As a major travel company, Airbnb sits in 5th place on our unicorn tracker, behind ride-sharing behemoths and Chinese hardware and e-commerce companies. It is the second most valuable private company in the US, after Uber.
Our funding and valuation data highlights how quickly the company has raised funding and increased its valuation.
(CB Insights clients can click here to access Airbnb’s profile and directly view all of its financing, investor, and valuation data.)
Airbnb has raised money from a variety of investors, including both traditional sources of venture capital as well as larger financial institutions and crossover investors.
Since it originally received seed funding as a Y Combinator alum in January 2009, Airbnb has raised from a cohort of traditional venture firms, including Sequoia Capital, FirstMark Capital, Kleiner Perkins Caufield & Byers, Andreessen Horowitz, and others.
The firm also saw early angel investment in its Q4’10 Series A round, which included Elad Gil, Jeremy Stoppelman, and Keith Rabois, while Ashton Kutcher joined the Series B round in Q3’11.
Later in its investment cycle, the company raised money from growth equity firms and larger institutional and crossover investors. Airbnb’s $1.5B Series E round in Q2’15 included General Atlantic, T. Rowe Price, and Tiger Global Management, among other investors.
Corporate and strategic investors are largely absent from Airbnb’s investor cohort, though capitalG, Alphabet’s growth venture capital investment vehicle participated in Airbnb’s $556M Series F in Q3’16.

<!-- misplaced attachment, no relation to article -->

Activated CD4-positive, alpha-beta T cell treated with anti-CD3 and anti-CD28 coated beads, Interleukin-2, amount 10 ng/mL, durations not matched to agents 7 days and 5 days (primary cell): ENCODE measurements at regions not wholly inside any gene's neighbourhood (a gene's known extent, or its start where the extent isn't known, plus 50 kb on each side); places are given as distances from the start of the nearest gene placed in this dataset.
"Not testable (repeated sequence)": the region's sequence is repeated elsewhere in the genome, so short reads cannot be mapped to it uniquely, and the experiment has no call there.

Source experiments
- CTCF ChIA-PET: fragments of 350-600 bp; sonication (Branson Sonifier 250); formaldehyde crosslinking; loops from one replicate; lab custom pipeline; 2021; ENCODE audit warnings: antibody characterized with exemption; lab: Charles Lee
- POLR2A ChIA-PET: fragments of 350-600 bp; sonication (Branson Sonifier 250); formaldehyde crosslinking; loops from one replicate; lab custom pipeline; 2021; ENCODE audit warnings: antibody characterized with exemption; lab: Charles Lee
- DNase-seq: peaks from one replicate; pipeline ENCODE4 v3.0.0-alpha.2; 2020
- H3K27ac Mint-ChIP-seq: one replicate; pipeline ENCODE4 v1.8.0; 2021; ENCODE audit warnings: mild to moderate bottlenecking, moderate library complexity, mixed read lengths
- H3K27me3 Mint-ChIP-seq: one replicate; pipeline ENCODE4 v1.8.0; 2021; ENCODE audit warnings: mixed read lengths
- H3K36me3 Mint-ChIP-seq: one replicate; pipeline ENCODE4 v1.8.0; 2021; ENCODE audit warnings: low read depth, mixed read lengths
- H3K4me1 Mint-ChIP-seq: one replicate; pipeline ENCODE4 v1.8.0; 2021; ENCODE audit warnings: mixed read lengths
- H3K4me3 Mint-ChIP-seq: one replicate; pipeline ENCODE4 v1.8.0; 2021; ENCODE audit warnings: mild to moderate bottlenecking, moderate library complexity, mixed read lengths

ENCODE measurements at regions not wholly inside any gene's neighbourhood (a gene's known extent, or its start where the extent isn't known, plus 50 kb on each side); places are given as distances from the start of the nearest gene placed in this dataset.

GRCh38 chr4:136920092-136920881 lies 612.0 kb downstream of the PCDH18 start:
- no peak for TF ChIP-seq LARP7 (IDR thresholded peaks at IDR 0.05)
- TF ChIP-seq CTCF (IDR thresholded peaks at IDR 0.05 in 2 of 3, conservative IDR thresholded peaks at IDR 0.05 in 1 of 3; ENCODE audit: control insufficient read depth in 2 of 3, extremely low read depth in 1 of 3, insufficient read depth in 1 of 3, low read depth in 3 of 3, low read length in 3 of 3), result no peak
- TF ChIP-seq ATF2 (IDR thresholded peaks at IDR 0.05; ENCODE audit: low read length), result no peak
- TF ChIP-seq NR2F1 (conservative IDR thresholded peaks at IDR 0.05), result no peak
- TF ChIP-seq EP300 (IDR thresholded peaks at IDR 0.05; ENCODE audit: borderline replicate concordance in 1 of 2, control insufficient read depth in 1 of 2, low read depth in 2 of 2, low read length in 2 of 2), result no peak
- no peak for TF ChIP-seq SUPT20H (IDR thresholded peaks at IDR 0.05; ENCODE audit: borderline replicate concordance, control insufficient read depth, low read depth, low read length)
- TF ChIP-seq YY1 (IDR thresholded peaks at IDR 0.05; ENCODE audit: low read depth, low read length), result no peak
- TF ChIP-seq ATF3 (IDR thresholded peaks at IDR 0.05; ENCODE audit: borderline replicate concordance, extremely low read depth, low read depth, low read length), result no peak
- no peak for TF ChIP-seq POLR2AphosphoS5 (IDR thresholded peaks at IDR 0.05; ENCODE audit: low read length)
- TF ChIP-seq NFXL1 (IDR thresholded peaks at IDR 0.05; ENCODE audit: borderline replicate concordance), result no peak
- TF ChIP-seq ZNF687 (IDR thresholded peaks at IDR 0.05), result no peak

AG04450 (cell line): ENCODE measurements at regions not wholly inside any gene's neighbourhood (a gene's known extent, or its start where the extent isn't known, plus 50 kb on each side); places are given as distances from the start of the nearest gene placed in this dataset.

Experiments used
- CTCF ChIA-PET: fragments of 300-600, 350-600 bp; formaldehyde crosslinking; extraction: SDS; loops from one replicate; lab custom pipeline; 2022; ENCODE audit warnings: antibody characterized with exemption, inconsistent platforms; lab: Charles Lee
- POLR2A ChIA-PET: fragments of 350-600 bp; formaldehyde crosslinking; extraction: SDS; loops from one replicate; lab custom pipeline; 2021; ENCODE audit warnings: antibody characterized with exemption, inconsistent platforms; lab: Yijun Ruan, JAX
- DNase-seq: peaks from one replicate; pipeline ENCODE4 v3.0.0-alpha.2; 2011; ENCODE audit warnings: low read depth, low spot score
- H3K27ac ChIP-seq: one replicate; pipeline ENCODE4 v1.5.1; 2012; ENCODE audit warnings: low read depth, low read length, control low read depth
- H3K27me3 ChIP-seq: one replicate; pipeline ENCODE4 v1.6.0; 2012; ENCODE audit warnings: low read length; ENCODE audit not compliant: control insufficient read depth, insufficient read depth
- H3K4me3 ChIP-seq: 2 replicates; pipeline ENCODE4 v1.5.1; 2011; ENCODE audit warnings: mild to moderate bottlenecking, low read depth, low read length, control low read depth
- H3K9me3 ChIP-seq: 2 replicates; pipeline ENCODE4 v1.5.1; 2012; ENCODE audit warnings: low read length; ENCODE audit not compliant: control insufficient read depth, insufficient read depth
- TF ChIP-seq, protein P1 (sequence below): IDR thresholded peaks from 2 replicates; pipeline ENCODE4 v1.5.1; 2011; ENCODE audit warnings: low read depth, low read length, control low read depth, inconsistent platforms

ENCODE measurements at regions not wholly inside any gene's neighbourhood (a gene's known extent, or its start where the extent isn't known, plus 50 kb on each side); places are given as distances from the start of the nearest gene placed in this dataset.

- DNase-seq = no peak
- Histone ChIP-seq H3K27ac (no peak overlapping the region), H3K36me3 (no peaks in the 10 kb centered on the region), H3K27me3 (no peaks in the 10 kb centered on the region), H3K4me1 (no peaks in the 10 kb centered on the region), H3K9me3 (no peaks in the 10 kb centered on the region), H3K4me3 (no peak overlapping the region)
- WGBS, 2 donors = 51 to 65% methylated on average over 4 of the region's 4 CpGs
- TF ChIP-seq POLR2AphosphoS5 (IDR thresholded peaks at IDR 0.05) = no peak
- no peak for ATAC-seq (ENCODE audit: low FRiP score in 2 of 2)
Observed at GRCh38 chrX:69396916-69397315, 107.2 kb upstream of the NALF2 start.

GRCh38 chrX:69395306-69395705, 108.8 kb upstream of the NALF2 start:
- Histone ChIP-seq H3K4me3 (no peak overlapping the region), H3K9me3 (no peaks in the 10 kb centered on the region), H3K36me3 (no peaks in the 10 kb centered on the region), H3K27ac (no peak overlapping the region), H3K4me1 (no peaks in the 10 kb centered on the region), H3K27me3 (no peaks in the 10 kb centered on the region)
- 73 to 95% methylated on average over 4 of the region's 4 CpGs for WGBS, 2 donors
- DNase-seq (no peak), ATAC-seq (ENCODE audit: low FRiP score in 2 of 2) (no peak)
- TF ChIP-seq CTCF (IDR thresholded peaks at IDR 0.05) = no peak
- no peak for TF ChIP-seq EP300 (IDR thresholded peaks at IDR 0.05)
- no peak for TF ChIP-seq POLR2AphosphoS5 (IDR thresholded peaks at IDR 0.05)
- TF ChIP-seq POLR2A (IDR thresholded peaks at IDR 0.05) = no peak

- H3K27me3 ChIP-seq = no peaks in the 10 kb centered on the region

Acquisitions & investments
To date, Airbnb has made 16 acquisitions and one investment. The company has leveraged M&A deals to acquire market share, talent, technology, and strategic edge.
While Airbnb famously rebuffed offers to partner with or acquire its early German home-sharing counterpart Wimdu, the company has not shied away from making acquisitions to improve and expand its core business.
In 2011 and 2012, the company bought home-share websites Accoleo and Crashpadder, both operating in Europe. And in 2015, the company acquired RentMethod, an apartment rental website, in an acqui-hire.
Recently, Bloomberg reported that Airbnb was a potential bidder for Wyndham Worldwide Corp.’s European vacation rental inventory at upwards of $1 billion. Wyndham’s European inventory includes apartments and homes in Dalmatia, Croatia, and Santorini, Greece.
Recent acquisitions tie directly to the company’s strategic goal of building out its Trips and Experiences services: an integration of in-city tours, experiences, and guides discussed in further detail below.
In 2015 Airbnb purchased Vamo Labs, a Seattle-based multi-city itinerary and cost-planning travel site. The Vamo team joined Airbnb post-acquisition. In 2016, less than a month before announcing the rollout of its new Trips feature, Airbnb also purchased Trip4real, a Spanish startup that connects travelers with locals offering unique travel experiences in Spain.